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The Redman Family


Bill Redman

(1887 - 1979)


One of the founding fathers of Coonawarra, the Redman wine story very much began through the perseverance and hard work of Bill Redman. Let us share the tale of how he came to have such a presence and put Coonawarra on the Australian wine map!

William (Bill) Redman was born in 1887, the sixth in a family of seven boys and three girls. His father, John Redman, originally from Manchester, was a railway ganger based in Stewart Range. The family lived in a weatherboard cottage along the railway line and ran the local post office.

In 1901, at the age of 14, Bill and his older brother Dick (Albert), 16, caught the train to Coonawarra to look for work. They had just enough money to pay for their tickets but nothing else. The pair arrived at John Riddoch’s winery (now Wynns Coonawarra Estate) after walking over two hours from the iconic Penola railway station (now known as The Railway Siding). It’s the place where this journey of wine for Redman very much began.

The Redman brothers were soon put to work at a salary of £1 per week. Bill was quite small, so he was offered a job in the cellar, while Dick picked grapes. It was a tough life: they worked 12 hours each day during the week and six hours on Saturday. After vintage finished, Bill was offered a full-time position while Dick returned home.

Bill stayed on at the winery for six years. He reached the position of head cellarman by the age of 19, then left to undertake farm work in Pinnaroo, 250 kilometres north of Coonawarra. However, the hot climate didn’t agree with him, and he soon returned south. Bill would never work outside the region again.

In 1908, Bill purchased 40 acres from the original Riddoch subdivisions for £900. He couldn’t afford it, but as the estate couldn’t sell it, they offered it to him at a very low interest rate: £150 deposit with the balance due in 10 years at 4% interest. Bill had £150 in the bank and just enough to buy some horses to work the vineyards later. The estate had also agreed to pick all the grapes from the first vintage at their own expense. During that first vintage, 100 tonnes were picked. The Riddoch estate paid £4 per tonne for them, netting Bill £400 within a few months without any effort. His first vintage had just paid off over half of his debt.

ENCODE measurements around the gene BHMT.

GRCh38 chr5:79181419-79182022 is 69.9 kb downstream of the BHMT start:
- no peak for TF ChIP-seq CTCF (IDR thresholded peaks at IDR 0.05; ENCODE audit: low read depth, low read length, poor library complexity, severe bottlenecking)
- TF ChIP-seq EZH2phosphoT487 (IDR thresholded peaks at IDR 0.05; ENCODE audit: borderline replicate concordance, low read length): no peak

By this time, most of the Redman family had moved to Coonawarra, and Bill worked on a dairy farm with his father and two of his brothers until he was able to make his own wine. He soon went into partnership with his father and brother Robert, and John Redman and Sons was born.

Bill procured a grape crusher from a teetotaller on the agreement that he wouldn’t sell his wine in the local area. He didn’t have a proper press, so he used a tiny cheese press instead, and he didn’t own a fermenting tank, so he simply knocked the tops off hogsheads and used them for fermentation. Bill made his first wine under the family name in 1909.

Inspired by conversations with Lieutenant Colonel David Fulton (a fellow winemaker and proprietor of Woodley’s Wines) about the lighter style red wines made in Bordeaux, Bill innovated a dinner claret more delicate than the rich red wines common to the time. Bill began picking his grapes earlier than usual (when they didn’t contain as much sugar) so that the resulting wine was lower in alcohol but still rich in colour and tannin. Hereafter the price was raised to £6 per tonne for his grapes.

Bill would only ever bottle a small amount of wine, preferring to sell the bulk of his grapes to other wineries and wine merchants. Bill’s wife, Lilian, was a strict Presbyterian, and the Redman household was also teetotal. From the time they married, they didn’t have a drop in the house.

The wines Bill made weren’t always released under the Redman label, though he always received wonderful accolades from his peers. The wine he sold to Woodley’s – bottled under Woodley’s Treasure Chest Series or St Adéle Claret – won Woodley international recognition.

After World War II, Bill’s son Owen joined the family business. By this time, the Redman family owned 500 acres of grazing land, 40 acres of vines, and 30 acres of orchard.

In 1947, Owen was awarded the top prize at the Adelaide Wine Show. This greatly enhanced the reputation of the family winery and helped to establish Coonawarra as a wine growing region. Following this, the Redman family were involved in major developments across the region, entering joint venture agreements with Penfolds and Mildara.

Bill retired in 1954-55 but remained actively involved in the business until it was sold to Lindeman’s in 1965. A taciturn man, Bill always held enormous pride for what he had achieved in Coonawarra, and the reputation the region was receiving for its red wines.